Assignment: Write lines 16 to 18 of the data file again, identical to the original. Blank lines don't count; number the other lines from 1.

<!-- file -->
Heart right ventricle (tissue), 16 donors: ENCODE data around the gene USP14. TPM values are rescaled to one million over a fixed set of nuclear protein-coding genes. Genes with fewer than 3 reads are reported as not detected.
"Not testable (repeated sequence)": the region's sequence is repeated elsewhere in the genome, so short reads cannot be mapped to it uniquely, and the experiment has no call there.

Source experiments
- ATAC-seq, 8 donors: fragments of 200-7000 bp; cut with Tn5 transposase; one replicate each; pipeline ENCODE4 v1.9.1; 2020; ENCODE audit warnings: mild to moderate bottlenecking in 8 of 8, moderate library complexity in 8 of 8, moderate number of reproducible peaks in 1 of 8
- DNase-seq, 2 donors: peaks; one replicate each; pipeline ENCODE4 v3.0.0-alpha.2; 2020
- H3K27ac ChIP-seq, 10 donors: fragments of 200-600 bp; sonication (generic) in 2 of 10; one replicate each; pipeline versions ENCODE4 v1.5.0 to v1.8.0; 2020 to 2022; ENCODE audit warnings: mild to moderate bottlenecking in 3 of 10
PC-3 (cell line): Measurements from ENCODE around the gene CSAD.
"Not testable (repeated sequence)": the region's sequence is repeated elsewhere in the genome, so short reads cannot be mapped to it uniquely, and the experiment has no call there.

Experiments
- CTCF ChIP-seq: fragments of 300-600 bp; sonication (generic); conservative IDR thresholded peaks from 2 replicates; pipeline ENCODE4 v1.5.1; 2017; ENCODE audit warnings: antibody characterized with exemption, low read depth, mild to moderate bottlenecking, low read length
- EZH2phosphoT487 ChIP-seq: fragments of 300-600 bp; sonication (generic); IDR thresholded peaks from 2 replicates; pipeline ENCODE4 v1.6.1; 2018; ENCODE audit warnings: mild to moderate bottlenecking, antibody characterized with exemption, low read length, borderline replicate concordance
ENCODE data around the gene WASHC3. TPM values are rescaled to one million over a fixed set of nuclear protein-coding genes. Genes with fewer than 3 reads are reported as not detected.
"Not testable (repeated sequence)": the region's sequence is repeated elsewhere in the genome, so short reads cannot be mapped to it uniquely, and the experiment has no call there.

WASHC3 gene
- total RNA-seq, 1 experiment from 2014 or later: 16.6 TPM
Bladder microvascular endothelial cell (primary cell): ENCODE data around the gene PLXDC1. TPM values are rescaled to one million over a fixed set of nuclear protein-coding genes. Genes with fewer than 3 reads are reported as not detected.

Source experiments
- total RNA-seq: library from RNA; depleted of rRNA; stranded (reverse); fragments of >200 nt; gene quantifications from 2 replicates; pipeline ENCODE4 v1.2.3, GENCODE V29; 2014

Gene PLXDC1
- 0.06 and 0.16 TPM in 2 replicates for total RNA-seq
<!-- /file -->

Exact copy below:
Bladder microvascular endothelial cell (primary cell): ENCODE data around the gene PLXDC1. TPM values are rescaled to one million over a fixed set of nuclear protein-coding genes. Genes with fewer than 3 reads are reported as not detected.

Source experiments
- total RNA-seq: library from RNA; depleted of rRNA; stranded (reverse); fragments of >200 nt; gene quantifications from 2 replicates; pipeline ENCODE4 v1.2.3, GENCODE V29; 2014